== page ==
Batwoman and Wonder Woman also look like the kind of gorgeously-drawn comics that would be better preserved in a book with a spine. But I’ve tried to switch to trades before, and I’m back buying a dozen singles a month. The single issue format says comics to me, while the collected version is… something else.

You seem to have a higher tolerance for bad comics than I do, Greg. A Tony Daniel/Philip Tan joint is just asking for trouble. I’d also love to give Aquaman a chance, but I just can’t find itself in me to spend money on Geoff Johns comics anymore. I thought about giving this series a go, because I really want Aquaman to have a series, but the solicitation for the second issue took pride in sounding gory and gruesome, and that’s one of the peeves I have about Johns’ superhero work.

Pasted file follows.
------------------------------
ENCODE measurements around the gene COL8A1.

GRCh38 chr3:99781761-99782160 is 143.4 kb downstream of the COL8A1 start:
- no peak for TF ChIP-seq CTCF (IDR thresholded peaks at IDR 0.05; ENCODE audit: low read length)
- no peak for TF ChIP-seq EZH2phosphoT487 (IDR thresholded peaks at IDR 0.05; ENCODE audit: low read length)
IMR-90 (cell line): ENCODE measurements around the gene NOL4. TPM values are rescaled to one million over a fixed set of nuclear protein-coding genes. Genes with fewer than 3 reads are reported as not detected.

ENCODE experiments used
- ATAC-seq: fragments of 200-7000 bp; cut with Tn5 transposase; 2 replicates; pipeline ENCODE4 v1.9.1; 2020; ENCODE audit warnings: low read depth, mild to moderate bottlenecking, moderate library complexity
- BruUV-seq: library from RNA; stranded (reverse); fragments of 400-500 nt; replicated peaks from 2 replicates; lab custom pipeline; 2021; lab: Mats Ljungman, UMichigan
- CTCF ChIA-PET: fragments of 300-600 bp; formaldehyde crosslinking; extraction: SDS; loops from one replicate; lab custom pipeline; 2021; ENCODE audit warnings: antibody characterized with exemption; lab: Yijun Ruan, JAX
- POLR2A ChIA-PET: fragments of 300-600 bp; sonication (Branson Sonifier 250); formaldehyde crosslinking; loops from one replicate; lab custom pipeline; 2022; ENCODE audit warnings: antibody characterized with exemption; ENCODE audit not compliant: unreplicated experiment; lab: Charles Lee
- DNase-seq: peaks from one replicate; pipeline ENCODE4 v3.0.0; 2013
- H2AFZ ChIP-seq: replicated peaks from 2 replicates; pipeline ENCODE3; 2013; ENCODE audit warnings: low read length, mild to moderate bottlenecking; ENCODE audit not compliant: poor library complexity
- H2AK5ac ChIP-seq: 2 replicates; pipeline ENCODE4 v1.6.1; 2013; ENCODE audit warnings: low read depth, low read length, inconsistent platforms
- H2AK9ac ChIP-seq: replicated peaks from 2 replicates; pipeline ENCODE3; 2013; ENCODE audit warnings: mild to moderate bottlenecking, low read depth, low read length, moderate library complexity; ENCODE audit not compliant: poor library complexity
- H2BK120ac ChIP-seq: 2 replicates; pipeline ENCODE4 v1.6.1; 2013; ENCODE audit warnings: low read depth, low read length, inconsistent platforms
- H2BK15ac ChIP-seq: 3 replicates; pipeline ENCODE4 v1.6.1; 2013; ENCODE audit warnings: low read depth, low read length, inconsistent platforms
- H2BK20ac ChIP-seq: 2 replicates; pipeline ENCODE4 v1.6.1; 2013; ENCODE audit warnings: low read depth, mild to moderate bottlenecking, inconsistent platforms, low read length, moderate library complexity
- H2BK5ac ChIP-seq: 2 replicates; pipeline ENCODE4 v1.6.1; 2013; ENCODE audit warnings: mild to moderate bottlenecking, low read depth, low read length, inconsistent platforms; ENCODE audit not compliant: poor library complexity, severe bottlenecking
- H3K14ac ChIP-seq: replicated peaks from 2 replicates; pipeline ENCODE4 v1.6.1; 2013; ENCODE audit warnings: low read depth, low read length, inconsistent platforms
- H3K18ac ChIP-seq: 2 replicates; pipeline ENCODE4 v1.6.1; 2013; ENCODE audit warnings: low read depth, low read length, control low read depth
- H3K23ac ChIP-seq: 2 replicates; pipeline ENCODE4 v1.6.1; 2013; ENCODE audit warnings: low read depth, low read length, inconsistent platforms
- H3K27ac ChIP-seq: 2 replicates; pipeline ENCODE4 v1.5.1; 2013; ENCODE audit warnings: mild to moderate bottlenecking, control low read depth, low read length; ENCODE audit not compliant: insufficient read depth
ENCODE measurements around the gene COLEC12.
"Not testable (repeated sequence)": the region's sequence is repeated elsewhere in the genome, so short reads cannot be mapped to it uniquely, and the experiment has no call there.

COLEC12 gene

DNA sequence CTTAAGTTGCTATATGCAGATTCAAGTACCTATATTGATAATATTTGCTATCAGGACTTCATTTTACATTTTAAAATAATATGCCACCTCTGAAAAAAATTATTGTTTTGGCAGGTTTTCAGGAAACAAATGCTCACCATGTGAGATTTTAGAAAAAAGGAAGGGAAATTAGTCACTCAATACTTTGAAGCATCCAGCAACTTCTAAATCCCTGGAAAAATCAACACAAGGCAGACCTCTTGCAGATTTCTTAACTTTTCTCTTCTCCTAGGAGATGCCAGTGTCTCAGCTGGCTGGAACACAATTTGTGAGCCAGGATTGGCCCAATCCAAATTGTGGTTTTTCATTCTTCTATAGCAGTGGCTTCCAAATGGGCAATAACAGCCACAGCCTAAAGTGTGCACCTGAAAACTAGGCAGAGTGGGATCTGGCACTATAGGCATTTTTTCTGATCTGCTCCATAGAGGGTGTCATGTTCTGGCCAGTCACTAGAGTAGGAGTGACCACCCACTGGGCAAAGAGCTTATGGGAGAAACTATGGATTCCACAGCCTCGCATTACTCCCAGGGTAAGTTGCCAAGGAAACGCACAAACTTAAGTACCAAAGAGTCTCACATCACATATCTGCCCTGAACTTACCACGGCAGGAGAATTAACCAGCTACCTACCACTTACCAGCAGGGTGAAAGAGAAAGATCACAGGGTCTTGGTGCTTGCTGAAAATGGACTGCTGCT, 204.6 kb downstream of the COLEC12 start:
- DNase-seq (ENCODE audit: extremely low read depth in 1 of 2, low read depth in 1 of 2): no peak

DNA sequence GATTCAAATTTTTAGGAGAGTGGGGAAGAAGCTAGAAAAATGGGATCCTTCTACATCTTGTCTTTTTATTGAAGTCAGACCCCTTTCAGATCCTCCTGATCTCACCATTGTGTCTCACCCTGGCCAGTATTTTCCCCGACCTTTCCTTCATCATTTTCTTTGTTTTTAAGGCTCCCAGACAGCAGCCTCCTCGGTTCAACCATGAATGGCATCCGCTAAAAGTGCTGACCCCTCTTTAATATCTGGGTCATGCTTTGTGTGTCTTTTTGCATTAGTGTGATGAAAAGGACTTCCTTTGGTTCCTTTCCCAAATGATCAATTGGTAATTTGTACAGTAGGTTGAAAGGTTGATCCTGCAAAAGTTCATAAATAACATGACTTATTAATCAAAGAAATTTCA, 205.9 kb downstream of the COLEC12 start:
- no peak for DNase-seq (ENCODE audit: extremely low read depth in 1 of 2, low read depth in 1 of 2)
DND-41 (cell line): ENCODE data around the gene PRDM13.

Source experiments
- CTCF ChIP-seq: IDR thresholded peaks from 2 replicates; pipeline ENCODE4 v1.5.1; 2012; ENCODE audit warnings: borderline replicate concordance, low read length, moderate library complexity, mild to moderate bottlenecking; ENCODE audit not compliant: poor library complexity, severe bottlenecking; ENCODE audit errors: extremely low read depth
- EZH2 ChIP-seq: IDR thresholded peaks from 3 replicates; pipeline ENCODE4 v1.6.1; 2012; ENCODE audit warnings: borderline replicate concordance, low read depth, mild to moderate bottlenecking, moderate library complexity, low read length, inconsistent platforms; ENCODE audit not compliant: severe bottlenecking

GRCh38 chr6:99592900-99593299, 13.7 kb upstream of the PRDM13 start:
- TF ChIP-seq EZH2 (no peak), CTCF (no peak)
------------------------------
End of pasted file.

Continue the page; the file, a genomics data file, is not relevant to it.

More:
I’ll be buying Snyder’s Batman as well, because I like his Detective (Capullo is not a draw, but what can you do), and also his Swamp Thing, especially with a tag-team art squad of Paquette and Francavilla. Paul Cornell is another writer whose stuff I tend to really enjoy, so I’ll pick up both Demon Knights and Stormwatch. Milligan’s Justice League Dark will get a tryout, because that could be Good Milligan, but Red Lanterns looks like Paycheck Milligan. I’ll also pick up Frankenstein and I’ll even dare to sample Blackhawks, though I have low expectations for that one.

With creative team turmoil already affecting several titles, I’m wondering if DC will be able to hold onto the good will they’re trying to build here.

The Fourth Man

July 17, 2011 at 10:08 am

My local comic shop gave me a similar booklet as well. Here’s how I’ll probably fill it out.

Sold (I’ll be signing on for the series)

Action Comics – loved all star supes, hopefully this will be similar